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Homework Help: Identical, interacting spin 1/2 particles

  1. Jul 3, 2008 #1
    1. The problem statement, all variables and given/known data

    Given two identical, interacting spin 1/2 particles in 1D the Hamiltonian is:

    H = (p1)^2/2m + (p2)^2/2m + (mw/2)*(x1-x2)^2

    (a) Determine the energy spectrum.
    (b) Determine the corresponding eigenfunctions including spin state.

    3. The attempt at a solution

    I feel like I've made decent progress here. Following the method in Griffiths' QM Problem 5.1, I've redefined variables, and then used separation of variables to write two Schro Eqns. One describes the center of mass of moving freely in space and another describes the relative harmonic quantization.

    According to Griffiths, the total E is the sum of the eigenvalues of these two equations. Then to answer part (a) I've said that the energy spectrum contains all finite energies greater than .5(hbar)(omega). I believe this is correct since the total two particle system moves freely in space and that aspect of the total E should not be quantized. Then I just add one continuum of energy which can be zero or greater to the (n + .5)(hbar)(omega) from the quantized part. Does anyone agree/disagree with me?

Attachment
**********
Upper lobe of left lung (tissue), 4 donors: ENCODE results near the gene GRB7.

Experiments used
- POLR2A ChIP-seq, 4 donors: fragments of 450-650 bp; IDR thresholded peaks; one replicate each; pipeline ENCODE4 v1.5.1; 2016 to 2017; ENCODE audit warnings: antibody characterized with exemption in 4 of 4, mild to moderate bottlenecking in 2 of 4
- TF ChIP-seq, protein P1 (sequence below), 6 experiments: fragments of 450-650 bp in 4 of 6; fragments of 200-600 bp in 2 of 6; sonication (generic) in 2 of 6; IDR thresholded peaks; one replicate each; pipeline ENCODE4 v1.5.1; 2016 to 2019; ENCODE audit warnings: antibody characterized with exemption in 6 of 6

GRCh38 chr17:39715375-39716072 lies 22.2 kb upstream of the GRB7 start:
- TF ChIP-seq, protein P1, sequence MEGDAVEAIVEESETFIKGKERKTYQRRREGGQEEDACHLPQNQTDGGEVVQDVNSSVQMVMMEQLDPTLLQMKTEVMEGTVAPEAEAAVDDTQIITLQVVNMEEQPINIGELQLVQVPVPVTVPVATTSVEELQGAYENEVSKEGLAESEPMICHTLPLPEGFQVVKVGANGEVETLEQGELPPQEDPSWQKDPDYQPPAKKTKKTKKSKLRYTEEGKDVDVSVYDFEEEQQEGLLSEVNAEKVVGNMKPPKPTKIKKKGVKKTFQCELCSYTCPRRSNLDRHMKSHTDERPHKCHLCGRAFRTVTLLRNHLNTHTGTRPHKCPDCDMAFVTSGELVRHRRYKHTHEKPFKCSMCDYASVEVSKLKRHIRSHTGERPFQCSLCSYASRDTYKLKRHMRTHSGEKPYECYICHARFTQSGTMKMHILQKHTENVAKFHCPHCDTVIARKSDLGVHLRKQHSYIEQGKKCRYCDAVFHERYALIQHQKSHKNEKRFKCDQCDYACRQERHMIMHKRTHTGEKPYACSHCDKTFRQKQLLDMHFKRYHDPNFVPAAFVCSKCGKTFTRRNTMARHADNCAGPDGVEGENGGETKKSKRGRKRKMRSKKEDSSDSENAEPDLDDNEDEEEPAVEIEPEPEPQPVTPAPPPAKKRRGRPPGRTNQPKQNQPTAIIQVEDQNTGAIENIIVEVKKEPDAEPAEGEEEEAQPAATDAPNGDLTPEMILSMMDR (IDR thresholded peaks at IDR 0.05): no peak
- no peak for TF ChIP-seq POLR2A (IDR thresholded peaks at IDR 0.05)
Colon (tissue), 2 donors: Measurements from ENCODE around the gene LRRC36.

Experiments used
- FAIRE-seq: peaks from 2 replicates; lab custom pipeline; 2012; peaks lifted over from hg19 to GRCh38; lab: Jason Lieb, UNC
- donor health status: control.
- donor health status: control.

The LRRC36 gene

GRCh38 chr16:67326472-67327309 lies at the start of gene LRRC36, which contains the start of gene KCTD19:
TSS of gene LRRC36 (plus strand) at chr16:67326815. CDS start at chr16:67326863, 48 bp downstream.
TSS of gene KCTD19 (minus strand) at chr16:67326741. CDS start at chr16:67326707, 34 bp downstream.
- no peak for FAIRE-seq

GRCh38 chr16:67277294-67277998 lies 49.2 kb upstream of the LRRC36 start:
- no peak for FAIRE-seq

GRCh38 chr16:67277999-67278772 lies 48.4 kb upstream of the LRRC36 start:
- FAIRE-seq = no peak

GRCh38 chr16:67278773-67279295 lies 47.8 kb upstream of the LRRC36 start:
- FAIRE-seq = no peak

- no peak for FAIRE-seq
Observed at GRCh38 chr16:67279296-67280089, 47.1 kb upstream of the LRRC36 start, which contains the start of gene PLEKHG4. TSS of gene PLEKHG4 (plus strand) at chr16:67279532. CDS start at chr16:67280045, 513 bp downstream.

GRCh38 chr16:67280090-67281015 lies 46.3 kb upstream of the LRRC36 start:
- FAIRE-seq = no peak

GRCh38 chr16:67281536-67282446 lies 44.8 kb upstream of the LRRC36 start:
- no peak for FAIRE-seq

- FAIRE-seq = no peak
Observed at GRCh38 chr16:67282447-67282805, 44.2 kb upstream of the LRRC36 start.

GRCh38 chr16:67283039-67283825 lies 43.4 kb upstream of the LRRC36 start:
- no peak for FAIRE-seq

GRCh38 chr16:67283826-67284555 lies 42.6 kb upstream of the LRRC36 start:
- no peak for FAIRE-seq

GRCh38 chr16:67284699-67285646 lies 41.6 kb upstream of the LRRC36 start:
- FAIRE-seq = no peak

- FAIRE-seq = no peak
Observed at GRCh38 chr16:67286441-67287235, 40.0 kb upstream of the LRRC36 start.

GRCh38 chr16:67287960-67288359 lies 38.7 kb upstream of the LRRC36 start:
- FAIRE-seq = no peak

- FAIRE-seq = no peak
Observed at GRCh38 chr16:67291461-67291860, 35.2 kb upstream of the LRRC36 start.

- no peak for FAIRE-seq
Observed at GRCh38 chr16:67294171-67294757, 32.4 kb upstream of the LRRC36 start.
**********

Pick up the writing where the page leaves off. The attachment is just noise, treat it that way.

Now, for part (b) I am a little confused. Following from my separation of variables solution, the total wave function is just the product of the solutions to each Schro Eq. I have the harmonic oscillator functions. What is the wave function of a free particle? Is it just a Dirac delta?
    Also, Im trying to work through Griffiths to figure out how to incorporate the spin into the total energy eigenfunctions. Any input here would really help a lot.

    Thanks!!! Greatly appreciative!!
    Last edited: Jul 3, 2008
  2. jcsd
  3. Jul 4, 2008 #2
    The eigenstates need to take the spin characteristic into account and will be of the form (harmonic oscillator)*(spin state). Even without the harmonic potential these particles wouldn't be truly "free" because they are constrained by the Pauli Exclusion Principle.

    Typically spin eigenvalues are proportional to the inner products of the spin states, though I forget exactly......


    http://www.theUndergraduateJournal.com/ [Broken]
    Last edited by a moderator: May 3, 2017
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